Editorial: Filling psychiatric gaps

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Sunday, August 17, 2014

A CONSTRUCTION worker who suffered from a nervous breakdown for the past two years killed his son and was about to harm his daughter when his partner intervened.

According to an Aug. 15 report by Sun.Star Cebu’s Jill Tatoy-Rabor, Roberto Umpad, 29, felt he was too ill to work but his partner quarreled with him and urged him to work.

It was while she had gone to buy food that Umpad attacked their children last Aug. 14.


His relatives said that Umpad was suffering from schizophrenia but had not been taking his medicine lately. He was brought to the Vicente Sotto Memorial Medical Center Psychiatric Ward for evaluation. His partner and daughter were taken to the Cebu Metropolitan Cathedral for counseling with a priest.

Last Aug. 13, a train of the Metro Rail Transit (MRT 3) train derailed near Taft station during the afternoon rush hour. Scores of commuters, including children, were hurt in the ensuing stampede. While the victims were immediately taken to hospitals for treatment of their physical injuries, many complained about their inability to receive counseling to deal with trauma.


The Aug. 11 suicide of actor Robin Williams focused on a US crisis on mental health, especially on institutional inadequacies to give access to those placed at risk of depression and suicide.

However, as shown by the incidents in Cebu and Manila occurring during the same week as Williams’s death, the stigma and burden also affect Filipinos.

On July 26, 2007, GMA News reported that one in five adult Filipinos or between 17 to 20 percent of the country’s adult population suffers psychiatric disorders due to “extreme life experiences”.

Dr. Lourdes Ladrido-Ignacio, a former president of the Philippine Psychiatric Association, said that in barrios where there are no doctors, as many as 50 percent of adults were evaluated by rural health workers as having some form of psychological illness.

The same report cited Ignacio’s assessment that about 10 to 15 percent of children aged five to 15 have mental problems.

The situation has worsened. In 2000, the National Statistics Office ranked mental illness as the third most common form of morbidity (type of disease) affecting Filipinos, after visual and hearing impairments.

The same GMA News report cited a Department of Health (DOH)-commissioned Social Weather Stations Survey in 2004, which found 0.7 percent of Filipino families have at least a member suffering from depression, schizophrenia, epilepsy and substance abuse.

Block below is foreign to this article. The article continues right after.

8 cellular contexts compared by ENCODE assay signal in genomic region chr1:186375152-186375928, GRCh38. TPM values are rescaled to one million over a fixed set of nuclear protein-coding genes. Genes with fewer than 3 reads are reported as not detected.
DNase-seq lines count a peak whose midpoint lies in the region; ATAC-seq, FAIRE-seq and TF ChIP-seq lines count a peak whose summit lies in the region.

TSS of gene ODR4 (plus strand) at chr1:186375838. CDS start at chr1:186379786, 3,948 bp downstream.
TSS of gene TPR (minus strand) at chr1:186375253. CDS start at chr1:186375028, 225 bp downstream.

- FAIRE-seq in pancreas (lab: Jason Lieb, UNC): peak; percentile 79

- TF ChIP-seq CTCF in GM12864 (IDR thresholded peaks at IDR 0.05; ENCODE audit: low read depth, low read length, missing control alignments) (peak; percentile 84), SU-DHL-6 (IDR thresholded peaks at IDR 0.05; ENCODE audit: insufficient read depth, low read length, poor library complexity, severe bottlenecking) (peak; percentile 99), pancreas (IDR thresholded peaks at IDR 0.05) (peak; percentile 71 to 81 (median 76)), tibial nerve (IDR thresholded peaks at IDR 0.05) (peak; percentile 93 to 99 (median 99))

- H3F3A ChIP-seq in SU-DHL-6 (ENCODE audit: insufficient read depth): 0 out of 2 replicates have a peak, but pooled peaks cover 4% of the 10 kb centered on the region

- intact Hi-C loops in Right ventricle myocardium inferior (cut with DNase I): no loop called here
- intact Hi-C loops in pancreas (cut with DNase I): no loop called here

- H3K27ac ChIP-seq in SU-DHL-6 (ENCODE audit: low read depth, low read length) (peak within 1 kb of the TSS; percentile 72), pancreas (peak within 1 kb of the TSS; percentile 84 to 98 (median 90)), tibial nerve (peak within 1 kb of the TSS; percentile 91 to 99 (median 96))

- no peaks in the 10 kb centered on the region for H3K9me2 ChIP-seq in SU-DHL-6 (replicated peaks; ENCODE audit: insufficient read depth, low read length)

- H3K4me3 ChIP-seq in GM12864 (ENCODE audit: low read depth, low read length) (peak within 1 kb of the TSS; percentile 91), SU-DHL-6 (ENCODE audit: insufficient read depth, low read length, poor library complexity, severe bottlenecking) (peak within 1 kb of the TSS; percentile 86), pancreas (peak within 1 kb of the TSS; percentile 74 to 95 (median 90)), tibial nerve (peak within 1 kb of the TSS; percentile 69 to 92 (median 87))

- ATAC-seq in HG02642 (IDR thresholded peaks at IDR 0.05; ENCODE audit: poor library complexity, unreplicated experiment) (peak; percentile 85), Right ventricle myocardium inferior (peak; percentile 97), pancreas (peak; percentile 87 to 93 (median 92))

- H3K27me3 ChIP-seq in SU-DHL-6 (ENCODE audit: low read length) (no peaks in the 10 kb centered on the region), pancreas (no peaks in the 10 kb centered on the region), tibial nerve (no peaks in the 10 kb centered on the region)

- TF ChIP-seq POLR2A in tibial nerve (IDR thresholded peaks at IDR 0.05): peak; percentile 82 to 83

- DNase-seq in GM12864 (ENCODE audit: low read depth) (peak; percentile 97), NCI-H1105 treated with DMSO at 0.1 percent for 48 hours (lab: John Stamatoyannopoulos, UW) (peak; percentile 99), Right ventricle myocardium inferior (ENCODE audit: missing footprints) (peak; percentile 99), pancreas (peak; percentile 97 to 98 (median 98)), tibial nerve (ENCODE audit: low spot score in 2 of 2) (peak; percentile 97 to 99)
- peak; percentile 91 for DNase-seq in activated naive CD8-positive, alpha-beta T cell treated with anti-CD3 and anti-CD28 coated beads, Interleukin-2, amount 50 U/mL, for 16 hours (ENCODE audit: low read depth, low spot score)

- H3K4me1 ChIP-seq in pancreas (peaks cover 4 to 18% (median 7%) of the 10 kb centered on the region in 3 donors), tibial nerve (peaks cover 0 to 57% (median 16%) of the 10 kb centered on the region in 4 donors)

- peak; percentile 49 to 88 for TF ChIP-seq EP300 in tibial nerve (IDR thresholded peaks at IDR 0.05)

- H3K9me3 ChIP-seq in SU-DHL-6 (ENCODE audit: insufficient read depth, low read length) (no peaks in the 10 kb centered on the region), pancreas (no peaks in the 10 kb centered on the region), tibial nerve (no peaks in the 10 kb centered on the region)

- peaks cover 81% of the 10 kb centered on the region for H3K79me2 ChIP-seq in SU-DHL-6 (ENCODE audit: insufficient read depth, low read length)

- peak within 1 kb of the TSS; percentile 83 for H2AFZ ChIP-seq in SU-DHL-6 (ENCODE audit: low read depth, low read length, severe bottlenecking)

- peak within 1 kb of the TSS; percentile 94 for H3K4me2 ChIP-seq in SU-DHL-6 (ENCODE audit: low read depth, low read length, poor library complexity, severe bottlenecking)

Filipinos are increasingly vulnerable to psychiatric problems due to their exposure to “extreme life experiences”. The National Center for Disease Control and Prevention was quoted by GMA News as saying that disasters, armed conflict, and separation of families brought about by overseas work affect the state of mind.


During the 2007 convention of the Philippine Psychiatric Association Inc., doctors urged for reforms to address the mental health crisis. To fill the vacuum left by only 400 licensed psychiatrists practicing in the country then, there is a need to “decentralize” and train the frontline providers of primary care, such as general practitioners and other healthcare providers.

Based on a March 19 GMA News report on mental health reform written by Lila Ramos Shahani, head of communications of the Human Development and Poverty Reduction Cabinet Cluster, Filipino families and the state continue to be challenged in terms of personal, legal and financial resources for helping over 200,000 people with mental disability, representing 14 percent of the 1.4 million Filipinos with disabilities identified in the 2010 National Census.

High demand and lack of funding hound two of the country’s largest mental health facilities, the Sanctuary Center for psychotic female vagrants and the National Center for Mental Health (NCMH) in Mandaluyong City. These institutions treat and rehabilitate in- and outpatients with various mental disorders, including schizophrenia or psychosis, which makes them a potential threat to themselves and others.

The March 19 GMA News report revealed that despite the “ballooning number of patients” and “rising costs of operation,” the DOH only allots P150 per bed to the NCMH: P78 for utilities, P60 for food, and P12 for medication.

The lack of a comprehensive mental health law and the decentralization of health care services worsen the situation in other parts of the country, where local government officials and health care professionals at the grassroots lack awareness of and training in mental health, observed Shahani.

According to the NCMH, some rural health doctors still don’t refer a person to see a psychiatrist even after the persona has made a third attempt at suicide. Capacitating grassroots health workers can immediately address the mental health needs in communities and decongest centralized facilities, which can address the advanced cases.

But to address disasters, nongovernment organizations, such as the Citizens’ Network for Psychosocial Response to Disasters and the Philippine Mental Health Association, are crucial for augmenting the government’s resources to come to the aid of traumatized survivors and families.

Published in the Sun.Star Cebu newspaper on August 18, 2014.


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